I'm so excited and honored to be one of the featured artists at Salt Magazine this month, to know more about this article, here is the original link: http://www.saltmagazinenc.com/the-state-of-metalsmiths/#
The State of Metalsmiths
Wilmington is home to some of North Carolina’s most acclaimed metal crafts people — a tradition that now spans the state
By Emily Colin
North Carolina is known for its deep-rooted “maker” tradition, where crafting has risen from a traditional way of life to a finely honed art form. This is certainly true of metalsmithing, a field where an incredible community of designers has emerged over the past century — all dedicated to creating original, inspired personal adornment. The art has evolved, even as the tools of the trade — torches, hammers, pliers, anvils, files and roll mills — remain constant.
“One of the reasons that there’s such a rich tradition in the western part of the state is the craft movement that took place in the early 1900s,” says Melissa Manley, Wilmington metalsmith and Cape Fear Community College professor. Driven by economic initiatives, schools like “Arrowmont in Tennessee and Penland in the (N.C.) Blue Ridge supported local people by educating children and giving trades to adults, like jewelry making,” explains Manley. Penland School of Crafts (est. 1929) — northwest of Asheville — was at the epicenter. “(Students) wanted to learn from the finest people in the field, and (Penland) kept those fires stoked.”
Penland still thrives today, offering multidisciplinary workshops led by a rotating faculty. Asheville metalsmith Joanna Gollberg took her first-ever class at Penland, which “really changed the course of my life.” She is now an instructor there. “It’s a small community and everyone’s making something. Everyone’s supportive, and it’s a beautiful environment in terms of learning and sharing.” Though an anchor for the state’s tradition, Penland doesn’t offer a degree program.
North Carolina’s eastern stronghold, East Carolina University’s School of Art and Design, was forged in 1962, bringing the state’s tradition to the coast and refining it. ECU offers both B.F.A. and M.F.A. programs. Celebrated instructors and internationally acclaimed artists Linda Darty and Robert Ebendorf helped shape an entire generation of metalsmiths, many of whom settled south in Wilmington post graduation. Ebendorf has retired, but Darty founded and directs ECU’s study abroad intensive in Certaldo, Italy.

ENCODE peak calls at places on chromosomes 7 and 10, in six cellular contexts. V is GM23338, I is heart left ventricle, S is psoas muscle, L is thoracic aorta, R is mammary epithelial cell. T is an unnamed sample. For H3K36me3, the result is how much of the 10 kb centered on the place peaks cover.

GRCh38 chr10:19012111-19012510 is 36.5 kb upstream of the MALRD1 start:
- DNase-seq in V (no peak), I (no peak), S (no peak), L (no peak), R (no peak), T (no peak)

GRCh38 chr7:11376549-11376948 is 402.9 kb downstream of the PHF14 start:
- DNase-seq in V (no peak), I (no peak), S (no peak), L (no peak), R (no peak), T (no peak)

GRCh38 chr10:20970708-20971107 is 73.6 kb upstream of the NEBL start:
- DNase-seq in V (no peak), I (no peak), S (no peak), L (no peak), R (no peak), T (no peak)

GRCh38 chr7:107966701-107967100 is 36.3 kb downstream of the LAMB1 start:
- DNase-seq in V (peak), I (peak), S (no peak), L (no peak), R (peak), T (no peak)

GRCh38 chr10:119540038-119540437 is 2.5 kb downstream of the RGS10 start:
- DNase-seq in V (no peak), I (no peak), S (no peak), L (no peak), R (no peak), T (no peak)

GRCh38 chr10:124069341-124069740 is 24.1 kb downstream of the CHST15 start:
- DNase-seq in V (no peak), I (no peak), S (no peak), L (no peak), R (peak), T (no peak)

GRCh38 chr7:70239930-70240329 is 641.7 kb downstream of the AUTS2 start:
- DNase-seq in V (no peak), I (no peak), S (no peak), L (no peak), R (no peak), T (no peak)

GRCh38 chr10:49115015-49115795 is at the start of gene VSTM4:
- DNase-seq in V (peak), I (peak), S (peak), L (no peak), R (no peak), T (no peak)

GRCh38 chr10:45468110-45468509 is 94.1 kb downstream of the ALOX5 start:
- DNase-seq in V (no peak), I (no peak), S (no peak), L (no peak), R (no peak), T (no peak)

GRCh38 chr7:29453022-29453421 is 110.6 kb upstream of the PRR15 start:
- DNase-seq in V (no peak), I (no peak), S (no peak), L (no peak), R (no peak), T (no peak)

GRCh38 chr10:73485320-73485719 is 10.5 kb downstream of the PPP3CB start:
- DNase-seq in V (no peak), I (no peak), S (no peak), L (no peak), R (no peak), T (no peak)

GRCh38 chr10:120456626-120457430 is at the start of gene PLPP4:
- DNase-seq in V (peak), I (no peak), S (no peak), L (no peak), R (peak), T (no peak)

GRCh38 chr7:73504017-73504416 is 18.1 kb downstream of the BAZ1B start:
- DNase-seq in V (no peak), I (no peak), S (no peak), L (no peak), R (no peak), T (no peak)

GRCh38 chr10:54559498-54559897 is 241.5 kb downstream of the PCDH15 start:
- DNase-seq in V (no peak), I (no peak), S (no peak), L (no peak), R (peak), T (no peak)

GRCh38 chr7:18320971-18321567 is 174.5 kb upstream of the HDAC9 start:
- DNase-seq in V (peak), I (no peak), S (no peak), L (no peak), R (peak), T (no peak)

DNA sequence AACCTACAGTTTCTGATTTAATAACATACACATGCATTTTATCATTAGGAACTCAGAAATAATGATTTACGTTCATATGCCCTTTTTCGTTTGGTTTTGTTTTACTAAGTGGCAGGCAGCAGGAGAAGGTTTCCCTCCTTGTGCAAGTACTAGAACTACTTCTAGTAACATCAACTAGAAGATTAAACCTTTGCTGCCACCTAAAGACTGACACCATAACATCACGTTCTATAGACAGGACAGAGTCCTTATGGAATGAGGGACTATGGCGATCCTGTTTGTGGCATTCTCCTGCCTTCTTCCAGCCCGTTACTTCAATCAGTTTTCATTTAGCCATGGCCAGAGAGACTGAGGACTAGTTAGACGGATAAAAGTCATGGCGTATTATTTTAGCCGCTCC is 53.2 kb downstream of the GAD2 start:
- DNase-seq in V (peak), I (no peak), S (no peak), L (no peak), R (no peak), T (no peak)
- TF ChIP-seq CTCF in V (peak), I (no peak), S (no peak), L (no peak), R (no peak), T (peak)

Another ECU professor, the late John Satterfield, played a seminal role in teaching several of the metalsmiths featured in this piece, such as Wilmington’s Will Olney. “He intrigued me,” says Olney. “He had technical knowledge about everything. The way he constructed pieces, with mechanical, moving parts — it was steampunk before steampunk was cool.”
Goldsmith and designer Mary Ann Scherr’s role in shaping the metalsmithing scene — not just in North Carolina but in the field as a whole — cannot be overstated. Scherr passed away just last year, but lived in Raleigh and was a highly sought-after instructor, teaching at Penland, Raleigh Fine Arts and many others. A treasure beyond the Triangle, her work has been displayed in the Vatican Museum of Contemporary Art, the Metropolitan Museum of Art and the Smithsonian.
Raleigh metalsmith Sarah Tector served as one of Scherr’s studio assistants and later helped to found a Triangle metalsmithing group in her honor. “It was just such a gift to know her. She was an inspiration as a woman and as a creative person,” says Tector. “And it wasn’t just metals. She was the first female designer at Ford Motor Company, she did extensive work in commercials and graphics, she designed clothing — some of her cookie jars wound up being things Andy Warhol loved. To be doing this, as a female, in times when it was such a struggle to get recognition was amazing.”
This small but formidable group of instructors blazed the trail for the thriving and diverse community of metalsmiths that calls our state home today. From seasoned metalsmiths to emerging artisans, gallery owners to college professors, here is a glimpse into the world of North Carolina’s metalsmiths — from our backyard to the hills.